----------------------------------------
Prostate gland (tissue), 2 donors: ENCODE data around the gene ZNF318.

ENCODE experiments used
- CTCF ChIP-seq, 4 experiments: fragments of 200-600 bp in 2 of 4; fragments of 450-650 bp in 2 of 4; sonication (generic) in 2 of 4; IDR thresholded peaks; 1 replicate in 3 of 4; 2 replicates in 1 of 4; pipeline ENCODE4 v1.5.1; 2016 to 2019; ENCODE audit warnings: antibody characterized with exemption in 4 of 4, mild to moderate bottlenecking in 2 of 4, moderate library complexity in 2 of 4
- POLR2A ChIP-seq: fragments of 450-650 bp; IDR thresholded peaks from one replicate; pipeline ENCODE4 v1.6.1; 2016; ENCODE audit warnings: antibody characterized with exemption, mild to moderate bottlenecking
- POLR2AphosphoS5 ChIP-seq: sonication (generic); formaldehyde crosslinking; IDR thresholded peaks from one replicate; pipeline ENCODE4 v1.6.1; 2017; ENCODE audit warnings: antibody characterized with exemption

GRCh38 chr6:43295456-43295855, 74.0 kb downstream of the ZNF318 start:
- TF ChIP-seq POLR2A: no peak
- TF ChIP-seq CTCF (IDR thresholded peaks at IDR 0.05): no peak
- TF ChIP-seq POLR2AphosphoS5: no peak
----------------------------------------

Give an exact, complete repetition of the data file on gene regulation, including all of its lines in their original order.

Prostate gland (tissue), 2 donors: ENCODE data around the gene ZNF318.

ENCODE experiments used
- CTCF ChIP-seq, 4 experiments: fragments of 200-600 bp in 2 of 4; fragments of 450-650 bp in 2 of 4; sonication (generic) in 2 of 4; IDR thresholded peaks; 1 replicate in 3 of 4; 2 replicates in 1 of 4; pipeline ENCODE4 v1.5.1; 2016 to 2019; ENCODE audit warnings: antibody characterized with exemption in 4 of 4, mild to moderate bottlenecking in 2 of 4, moderate library complexity in 2 of 4
- POLR2A ChIP-seq: fragments of 450-650 bp; IDR thresholded peaks from one replicate; pipeline ENCODE4 v1.6.1; 2016; ENCODE audit warnings: antibody characterized with exemption, mild to moderate bottlenecking
- POLR2AphosphoS5 ChIP-seq: sonication (generic); formaldehyde crosslinking; IDR thresholded peaks from one replicate; pipeline ENCODE4 v1.6.1; 2017; ENCODE audit warnings: antibody characterized with exemption

GRCh38 chr6:43295456-43295855, 74.0 kb downstream of the ZNF318 start:
- TF ChIP-seq POLR2A: no peak
- TF ChIP-seq CTCF (IDR thresholded peaks at IDR 0.05): no peak
- TF ChIP-seq POLR2AphosphoS5: no peak